kinds of places. It's manageable. You actually fit everything
into one big truck instead of 20 semis. That's a boon. It's like
you're mobile. We can do things at the spur of the moment that
we couldn't do with the Dead. I remember we used to show up in
a park and play for free. I hope this band does things like that.
Of course, we'd get arrested. But we used to do it on a regular
basis. We'd play one free and one for pay. We'd play better when
we gave it away. I remember we did that at Columbia University.
There was a student revolt in 1968. They took over. We played
the revolution (laughs).
from an era when rock was an art form and the album was its canvas.
Given that, how do you feel about downloads?
I think you should pay for intellectual property. To take something
without permission is stealing it. If you share it, give to each
other, that's one thing. But there's got to be some middle ground.
And you can't legislate you're way out of it. It's a moral thing.
We chose to give it away. We said, 'Hey, let's make a good record,
but if they want to record the concerts, let them go ahead and
have it. When we're done with it, you can have it.' But to take
someone's intellectual property without consent is not the right
thing to do. My daughter is 11. I gave her a download account
at ITunes. I've been doing that since ITunes began. She has a
computer filled with the latest stuff. It's part of her allowance.
She does her chores, and I give her credit at ITunes. That's how
I teach her the morality behind it. She says, 'Hey, it's for free.
Everybody's doing it.' And I say, 'But that's wrong.' That's not
what you do if you want great music to be composed, for songwriters
to make new works. That said, it should be fair business. The
artists and songwriters should get a fair price. From a CD store,
a record company makes millions. Artists make very little off
CDs. So people who know the business of it know the morality of
it. They make an informed decision: Do I want to keep major labels
reaping the profits? There's a lot of inequity with a lot of these
things. But I think the album has fallen by the wayside as a part
of history. With digital downloads, the sound is better and it's
more convenient. I have an IPod, and I use it every day. I have
music on it that I love. I don't have to have the whole CD. I
just take what I like. But the artist has to be paid for his services.
A doctor couldn't work for free all the time. And once you get
a taste, you want more.
Did the Dead's
allowing tapers pave the road for free downloads?
Here's how it went. We weren't great visionaries allowing people
to record our concerts. It's what happened. The fans wanted it,
and they kept coming to shows with equipment. The guard would
take it away and give them a pink stub so they could claim their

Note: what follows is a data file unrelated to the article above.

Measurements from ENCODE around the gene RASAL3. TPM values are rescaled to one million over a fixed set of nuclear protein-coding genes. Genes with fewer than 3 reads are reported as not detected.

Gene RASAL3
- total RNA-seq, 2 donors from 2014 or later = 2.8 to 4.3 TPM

equipment on the way out. They came to us and said, 'We need more
guards.' We had two choices, let them in or become cops. Now,
we didn't want to police the situation, to turn into recording
cops. So we just said, 'Let them in. When we're done with it,
they can have it.' We didn't have any great business vision. We
didn't know it would increase our audience by millions. They started
with cassettes. We realized, 'Hey man, the audience is taping,
but the real thing is in the board tape, and they'll buy it.'
It's about a thirst for music. If it's something rare, like moment
music or jam music, people will really want it because it's unique.
They have an equity in it because they're there making the music
with us. When we play compositions, they're ours, but when we're
jamming, the content is the audience's too. They are owners of
it in a way, time sharers. It increases the thirst and the hunger.
We went to mega-Dead. We couldn't even play stadiums. At one time,
we thought about folding the tent. People were being killed, being
thrown off balconies, fighting with police. We were like, 'That's
not what the Dead is about. This is getting out of hand.' But
with digital downloads, it eases that pressure. Everybody is having
to be there to share it it; maybe not in that moment, but eventually
they'll share it. There's a lot to be said about that. But you
have to understand that the musician has to support himself in
order to go on writing new material. Particle must be pretty psyched.
They're playing with Mickey Hart and opening for Trey Anastasio
do you have after the Hydra tour is over?
I'm writing and researching books. I enjoy being with my family.
I'm recording. I'm doing remote recordings around the world. I
just got back from Thailand and going to China to do a major recording
over there of indigenous music. And I'm composing. I own my own
studio, and I'm working in it every day. I go to work like you
do every day. My work is composing music. I do that till dinner
time. I live in my music world all day until I pick up my daughter
at school and hang out with her. I like to see the leaves fall,
the seasons change. All those years on the road, I wasn't able
to do that much. I'm not anxious to spend my whole life on the
road. There's a balance in life. I'm having fun with it. But I
think maybe Hydra will do more gigs. You might see us work some
more, maybe record a DVD. Will the Dead tour again? Maybe. We
might do a Terrapin Station thing. Hydra might be a part of that.
What do you
think of Phil's new book, "Searching for the Sound?"
I haven't really read it. I skimmed it. I don't really read books
that dissect the Grateful Dead. But I read some parts. What I
read was hilarious. There are some funny moments between me and
him, so I read that stuff. It's really funny. But I don't read
those books. They're certainly interesting to other people, but
I lived it. It's like eating the same food over and over again.
I know that Phil worked hard on it, and it's probably a wonderful
book. I hope he does well with it. It's good therapy for him.
Bob Makin is an award-winning music
writer from New Jersey and co-founding volunteer director of Jersey
Jams Fund (www.jerseyjamsfund.com),
a United Way music education program for NJ children.